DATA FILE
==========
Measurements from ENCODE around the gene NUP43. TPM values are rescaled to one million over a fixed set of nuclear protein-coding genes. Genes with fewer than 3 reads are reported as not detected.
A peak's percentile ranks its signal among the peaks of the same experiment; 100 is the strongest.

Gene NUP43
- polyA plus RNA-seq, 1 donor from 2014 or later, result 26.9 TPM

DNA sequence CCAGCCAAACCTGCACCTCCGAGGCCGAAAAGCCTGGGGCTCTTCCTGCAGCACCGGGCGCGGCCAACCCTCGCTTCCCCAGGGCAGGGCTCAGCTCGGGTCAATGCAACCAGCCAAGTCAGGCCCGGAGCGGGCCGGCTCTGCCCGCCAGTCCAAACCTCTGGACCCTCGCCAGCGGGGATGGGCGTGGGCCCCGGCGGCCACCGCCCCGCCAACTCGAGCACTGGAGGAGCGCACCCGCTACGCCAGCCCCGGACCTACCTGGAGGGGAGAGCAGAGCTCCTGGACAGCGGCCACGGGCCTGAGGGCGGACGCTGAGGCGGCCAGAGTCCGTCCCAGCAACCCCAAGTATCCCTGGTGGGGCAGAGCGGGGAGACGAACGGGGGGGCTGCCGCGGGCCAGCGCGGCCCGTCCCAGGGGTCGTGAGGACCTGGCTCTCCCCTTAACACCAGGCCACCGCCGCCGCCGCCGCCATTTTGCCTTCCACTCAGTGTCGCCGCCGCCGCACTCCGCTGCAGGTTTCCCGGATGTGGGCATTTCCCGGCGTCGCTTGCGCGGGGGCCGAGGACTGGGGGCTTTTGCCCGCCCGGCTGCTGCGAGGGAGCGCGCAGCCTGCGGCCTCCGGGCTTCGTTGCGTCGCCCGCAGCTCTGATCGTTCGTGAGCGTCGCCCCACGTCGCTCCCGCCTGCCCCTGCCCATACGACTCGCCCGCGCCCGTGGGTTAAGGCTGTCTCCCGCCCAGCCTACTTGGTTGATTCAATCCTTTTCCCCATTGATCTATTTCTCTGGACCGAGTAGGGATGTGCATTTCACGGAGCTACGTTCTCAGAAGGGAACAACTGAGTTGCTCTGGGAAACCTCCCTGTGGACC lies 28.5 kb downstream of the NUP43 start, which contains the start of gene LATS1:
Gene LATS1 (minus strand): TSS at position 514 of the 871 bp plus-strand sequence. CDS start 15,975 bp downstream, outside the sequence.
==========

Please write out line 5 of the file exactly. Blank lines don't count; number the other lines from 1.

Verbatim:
DNA sequence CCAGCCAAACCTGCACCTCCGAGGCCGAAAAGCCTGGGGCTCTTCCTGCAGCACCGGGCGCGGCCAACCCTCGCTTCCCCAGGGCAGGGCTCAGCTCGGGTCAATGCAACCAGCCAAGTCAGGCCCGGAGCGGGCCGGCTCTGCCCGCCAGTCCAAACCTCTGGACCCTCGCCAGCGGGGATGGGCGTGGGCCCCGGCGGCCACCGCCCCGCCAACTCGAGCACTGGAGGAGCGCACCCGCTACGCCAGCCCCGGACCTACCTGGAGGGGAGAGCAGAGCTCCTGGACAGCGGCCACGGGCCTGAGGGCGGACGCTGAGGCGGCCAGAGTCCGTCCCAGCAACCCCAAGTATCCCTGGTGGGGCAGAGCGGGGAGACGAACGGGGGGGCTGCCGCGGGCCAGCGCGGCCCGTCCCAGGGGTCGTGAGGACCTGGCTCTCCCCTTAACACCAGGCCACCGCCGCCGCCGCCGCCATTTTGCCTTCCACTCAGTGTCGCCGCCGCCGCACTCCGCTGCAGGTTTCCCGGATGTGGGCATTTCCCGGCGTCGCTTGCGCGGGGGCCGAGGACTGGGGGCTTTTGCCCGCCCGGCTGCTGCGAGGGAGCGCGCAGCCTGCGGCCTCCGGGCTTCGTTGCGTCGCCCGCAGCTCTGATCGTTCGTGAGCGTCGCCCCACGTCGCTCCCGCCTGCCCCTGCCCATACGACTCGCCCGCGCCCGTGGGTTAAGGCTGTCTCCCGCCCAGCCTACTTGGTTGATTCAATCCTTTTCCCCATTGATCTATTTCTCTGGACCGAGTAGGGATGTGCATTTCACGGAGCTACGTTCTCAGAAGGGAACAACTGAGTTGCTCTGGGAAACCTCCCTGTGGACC lies 28.5 kb downstream of the NUP43 start, which contains the start of gene LATS1: